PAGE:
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South Africa has a large variety of wildlife, which includes snakes, birds, plains animals, and predators. The country has 299 species of mammals, and 858 species of birds.




  • The Cape buffalo, also known as the African buffalo, is a powerful animal that has few natural enemies. Their power and size means that they are very much able to defend themselves. They have been known to kill lions, hyena, humans, and other wild predators. Because of this they have taken their place in the African big five, elephants, lions, rhinoceroses (both black and white species), and leopards. The Big Five are known to be some of the most dangerous and aggressive animals in Africa. Another African name for the Cape buffalo is "black death", because of their colour and aggressive behaviour.
  • The African oryx gazelle, also known as gemsbuck or gemsbok, are African plains animals that travel in groups of 10-45. The gemsbuck's groups are set up with a dominant male and in most cases a few dominant females. Male's horns are straight and pointed at the tip. Because of this they have been known to impale attacking lions. Female horns can be the same but sometimes they are curved backward. There are two different varieties of gemsbok, the southern and the northern. The southern variety have longer horns and the northern have black fringed ears. The northern gemsbok are rarely seen in South Africa.
  • The Kudu are split into two different groups, greater and lesser Kudus. The greater Kudu are regularly found in South Africa. Like the gemsbok, Kudu are African antelope. They are fast and stealthy. They are a brown-grey colour with white stripes that go down the centre of their body. For those two facts their African name is grey ghost. The males have tall spiraling horns, females regularly have no horns. Kudu are peaceful and are normally not dangerous.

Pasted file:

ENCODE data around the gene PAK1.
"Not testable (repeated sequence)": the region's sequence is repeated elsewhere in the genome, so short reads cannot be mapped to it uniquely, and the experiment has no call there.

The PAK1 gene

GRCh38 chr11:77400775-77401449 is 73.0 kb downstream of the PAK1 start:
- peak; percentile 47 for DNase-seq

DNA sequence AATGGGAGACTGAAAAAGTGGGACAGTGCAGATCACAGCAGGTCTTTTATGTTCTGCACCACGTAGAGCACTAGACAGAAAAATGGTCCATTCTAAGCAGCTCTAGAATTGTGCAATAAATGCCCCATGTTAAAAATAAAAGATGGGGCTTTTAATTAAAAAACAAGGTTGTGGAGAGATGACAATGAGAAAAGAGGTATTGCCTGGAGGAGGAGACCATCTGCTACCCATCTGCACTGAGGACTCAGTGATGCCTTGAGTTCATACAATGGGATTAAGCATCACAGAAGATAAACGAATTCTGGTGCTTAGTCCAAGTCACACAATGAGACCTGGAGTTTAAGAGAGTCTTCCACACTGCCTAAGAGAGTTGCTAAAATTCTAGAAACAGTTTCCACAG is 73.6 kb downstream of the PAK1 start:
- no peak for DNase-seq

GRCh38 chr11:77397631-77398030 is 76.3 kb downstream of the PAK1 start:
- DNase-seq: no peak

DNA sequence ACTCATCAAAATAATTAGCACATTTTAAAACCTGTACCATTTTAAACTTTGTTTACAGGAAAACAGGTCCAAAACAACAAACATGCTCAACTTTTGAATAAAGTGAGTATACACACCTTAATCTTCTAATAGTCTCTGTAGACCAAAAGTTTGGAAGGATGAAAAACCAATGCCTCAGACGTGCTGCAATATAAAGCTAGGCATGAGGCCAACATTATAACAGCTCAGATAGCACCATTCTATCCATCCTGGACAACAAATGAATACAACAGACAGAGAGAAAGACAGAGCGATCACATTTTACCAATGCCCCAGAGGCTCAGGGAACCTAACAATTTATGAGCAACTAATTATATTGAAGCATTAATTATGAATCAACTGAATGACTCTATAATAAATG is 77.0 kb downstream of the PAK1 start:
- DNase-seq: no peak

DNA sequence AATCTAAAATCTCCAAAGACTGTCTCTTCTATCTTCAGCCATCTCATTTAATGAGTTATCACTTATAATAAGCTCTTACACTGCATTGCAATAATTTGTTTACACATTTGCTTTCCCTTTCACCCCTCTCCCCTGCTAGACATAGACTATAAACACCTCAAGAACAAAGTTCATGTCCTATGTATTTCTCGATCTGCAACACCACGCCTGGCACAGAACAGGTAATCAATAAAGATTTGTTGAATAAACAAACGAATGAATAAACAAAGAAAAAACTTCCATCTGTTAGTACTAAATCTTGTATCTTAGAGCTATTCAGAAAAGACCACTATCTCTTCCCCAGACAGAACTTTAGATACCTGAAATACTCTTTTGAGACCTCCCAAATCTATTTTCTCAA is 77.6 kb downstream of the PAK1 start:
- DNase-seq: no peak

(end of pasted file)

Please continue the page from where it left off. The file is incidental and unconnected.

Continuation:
• Thomson's gazelle.


  • Leopards are the most reclusive of the big cats. They are opportunistic hunters and will prey upon smaller mammals and rodents when other food sources are unavailable. The diet of leopards consists primarily of ungulates such as Thomson's gazelles. Leopards have relatively small physical builds in comparison to lions, and therefore choose to hunt nocturnally to prevent the possibility of confrontation. In order to protect themselves and preserve their kills, leopards have developed exceptional climbing skills, allowing them to scale.
  • South Africa is home to the Southern African lion. With average weights of about 189.6 kg (418 lb) for males, and 126.9 kg (280 lb) for females, it appears to be the largest lion in the wilderness,[1] and hence one of the biggest cats on Earth.[2]


There are many kinds of birds in South Africa. Here are a few:

  • Ostrich - South Africa has the largest population of ostriches in the world. The ostrich is the largest bird in the world.
  • African goshawk - The African goshawk is a bird in the family of raptors such as eagles and buzzards
  • Tawny eagle - The tawny eagle is a large bird of prey with a wing span of about 160 to 190 cm
  • Black-chested snake-eagle - The black-chested snake-eagle is a medium-sized bird of prey
  • Spotted eagle-owl - The spotted eagle owl is an African owl related to the great horned owl of North America


  • Eastern green mamba- is a medium to large highly venomous snake found along the eastern coast of the southern part of Africa.
  • Black mamba-The black mamba is a large and highly venomous snake that is found in a variety of habitats in Africa.
  • Cape cobra-The cape cobra is an African cobra about medium-sized and its color depends on where it lives.

National parksEdit

South African endangered speciesEdit

Scientific name in italics:

Critically endangeredEdit

See alsoEdit


  1. ^ Smuts, G.L.; Robinson, G.A.; Whyte, I.J. (1980). "Comparative growth of wild male and female lions (Panthera leo)". Journal of Zoology. 190 (3): 365–373. doi:10.1111/j.1469-7998.1980.tb01433.x. 
  2. ^ Heptner, V. G.; Sludskij, A. A. (1992) [1972]. "Lion". Mlekopitajuščie Sovetskogo Soiuza. Moskva: Vysšaia Škola [Mammals of the Soviet Union. Volume II, Part 2. Carnivora (Hyaenas and Cats)]. Washington DC: Smithsonian Institution and the National Science Foundation. pp. 82–95. ISBN 90-04-08876-8.